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Do You Have a Congested Head?

“Andy’s got a box cut…oh my gosh…here, let me see that.” My brother boomed as he got off the floor and came rushing in to gawk.

“Andy what did you do?” mom shrieked.

“Andy?” my twin sister laughed.

It was true. I tired of Ed and Carl’s conventional barber poll, white smocks, and bazooka Joe bubble gum. I was going into 6th grade, the top of the grammar school food chain.

Charlie McNeelie lived down in the street in a brick duplex. He wore a handkerchief around his neck, held together with a gold band. I wore a skinny clip-on tie that didn’t reach my belt buckle. I still had a tiny copper horse bolo. Charlie had a real first baseman’s glove so I followed him where got his hair cut, up on Pike, near the Steer Inn.

I went in. No white smocks, no bubble gum, no Carl no Ed. Two long haired dudes, One younger, the other Harvey. In the back room was a chopper frame and motorcycle parts. No barber pole. A chopper frame and motorcycle parts, but I already said that.

“What’ll it be?”

My eyes darted, my voice cracked. “Box cut.”

He looked at me for a long second and I looked away. He started to cut before I caved.

It was Norwood, 1968, a square mile town defined by the Phila airport on one side, Chester on the other, a muddy creek, Chester Pike, and railroad tracks. A town where Vietnam volunteers, Warlock bikers, and an occasional hippie coexisted with Methodists, Catholics, and Republican’s. Seemingly heterogenous but seething with contradiction.

And that’s me, defined by a muddy creek and Methodists.

I came home to everyone’s shock but me. I really didn’t think they’d notice, I doubted they’d care, I figured I’d go back to school and play Boy’s Club 65-pound football. My hair would stick out of the back of my helmet but not much more.

That day, I saw a chopper frame.  That day, I crossed the muddy creek.

Mom told me Harvey called her to apologize but I’m pretty sure I never went back to Ed and Carl. I’d pass by, look in the window and see the comic books and Boy’s Life magazine with the magical monkey ads and keep going. Sometimes Ed stood out front and I pretended not to know him because, well I was almost a teenager. I didn’t know what to do.

Box cut or fade? Later I tried to get away with no-cut  until an exasperated mother with a pair of scissors chased me around the house. I took the five dollars and marched myself back to the big leather chair framed in polished steel.

I am a cauldron of contrasts. Sometimes fade, sometimes box cut, with a no-cut hidden on the inside.

That’s my super-power and my kryptonite. My political party is Contrarian, my platform is oppositional; my motto is “on the other-hand,” and my mascot is the devil’s advocate. It is both propelling and preventative, liberating and confining, confident and lonely.

If I said I’m okay with that, I’d be lying and lying is not in my platform.

I am simply left “helplessly hopeful” as Crosby, Stills, Nash, and Young would sing at last in perfect harmony after their half-century of bickering, break-ups, and bullying. For some of us, the world is fraught with conflict that pushes us forward. Undaunted, unrelenting but out of the aggravation comes harmony, out of the turmoil, sweetness, and out of the mire, beauty. For some of us, the crises come closer together the older we get, the strain more difficult, and the climb steep. The peace that passes all understanding becomes even more elusive.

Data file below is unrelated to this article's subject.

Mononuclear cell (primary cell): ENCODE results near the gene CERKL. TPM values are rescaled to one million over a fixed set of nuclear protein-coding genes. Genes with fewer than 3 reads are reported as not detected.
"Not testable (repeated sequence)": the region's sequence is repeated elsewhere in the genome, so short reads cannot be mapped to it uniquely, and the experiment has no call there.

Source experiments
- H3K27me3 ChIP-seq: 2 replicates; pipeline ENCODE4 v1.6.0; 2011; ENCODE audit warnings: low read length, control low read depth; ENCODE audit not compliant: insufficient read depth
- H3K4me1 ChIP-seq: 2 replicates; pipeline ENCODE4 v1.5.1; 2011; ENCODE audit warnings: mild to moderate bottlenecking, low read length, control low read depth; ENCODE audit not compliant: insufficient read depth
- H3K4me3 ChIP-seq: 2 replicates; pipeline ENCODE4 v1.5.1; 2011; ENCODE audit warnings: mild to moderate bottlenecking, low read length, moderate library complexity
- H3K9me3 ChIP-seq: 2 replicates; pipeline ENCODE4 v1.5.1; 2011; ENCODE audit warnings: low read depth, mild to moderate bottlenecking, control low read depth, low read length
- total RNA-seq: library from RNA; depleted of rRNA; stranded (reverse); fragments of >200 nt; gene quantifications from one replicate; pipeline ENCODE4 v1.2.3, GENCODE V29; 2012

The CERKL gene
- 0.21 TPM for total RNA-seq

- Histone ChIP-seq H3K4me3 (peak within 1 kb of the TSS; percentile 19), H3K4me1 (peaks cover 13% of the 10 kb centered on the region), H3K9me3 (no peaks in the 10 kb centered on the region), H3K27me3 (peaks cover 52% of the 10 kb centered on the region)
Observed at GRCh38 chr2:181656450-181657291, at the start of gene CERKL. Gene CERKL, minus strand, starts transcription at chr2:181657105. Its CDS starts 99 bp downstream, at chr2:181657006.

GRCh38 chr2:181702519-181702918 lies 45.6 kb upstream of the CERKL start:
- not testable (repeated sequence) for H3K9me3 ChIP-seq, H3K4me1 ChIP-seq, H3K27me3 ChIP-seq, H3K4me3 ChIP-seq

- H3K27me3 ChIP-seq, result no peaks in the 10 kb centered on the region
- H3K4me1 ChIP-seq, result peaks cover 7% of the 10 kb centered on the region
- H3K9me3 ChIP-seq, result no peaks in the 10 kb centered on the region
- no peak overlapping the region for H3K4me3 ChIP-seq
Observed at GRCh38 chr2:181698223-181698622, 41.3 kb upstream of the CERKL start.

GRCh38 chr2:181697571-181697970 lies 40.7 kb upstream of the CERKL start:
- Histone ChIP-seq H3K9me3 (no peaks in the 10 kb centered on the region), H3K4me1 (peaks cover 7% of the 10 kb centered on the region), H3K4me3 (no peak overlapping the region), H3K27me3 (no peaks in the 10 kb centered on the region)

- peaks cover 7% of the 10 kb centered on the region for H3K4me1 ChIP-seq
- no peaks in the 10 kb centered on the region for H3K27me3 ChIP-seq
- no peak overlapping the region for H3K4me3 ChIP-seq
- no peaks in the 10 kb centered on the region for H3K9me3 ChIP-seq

For us, losing someone is personal and it’s universal. Like ripples from a pond pebble, everything effects everything and everything effects us. The endless stream of losses posted on grief groups and the plastic drink lid and straw lying on the bike path share significance in a congested head framed by a box cut.

 

                                                                               Helplessly hoping her harlequin hovers nearby
                                                                                                            Awaiting a word
                                                                              Gasping at glimpses of gentle true spirit he runs
                                                                                                         Wishing he could fly
                                                                                        Only to trip at the sound of goodbye  

-Crosby, Stills, Nash & Young

 

Join me on Facebook Live 9am and 9pm weekdays to hear my miraculous account on the Appalachian Trail, When Sunday Smiled. It now has its own inspirational song and is a finalist for Best Christian Memoir. Also, look for my novel coming out later this year. Check out both on my website, Andymdavidson.com

Do You Have a Congested Head?


Andy Davidson


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APA Reference
Davidson, A. (2020). Do You Have a Congested Head?. Psych Central. Retrieved on June 2, 2020, from https://blogs.psychcentral.com/life-loss/2020/04/do-you-have-a-congested-head/

 

Last updated: 26 Apr 2020
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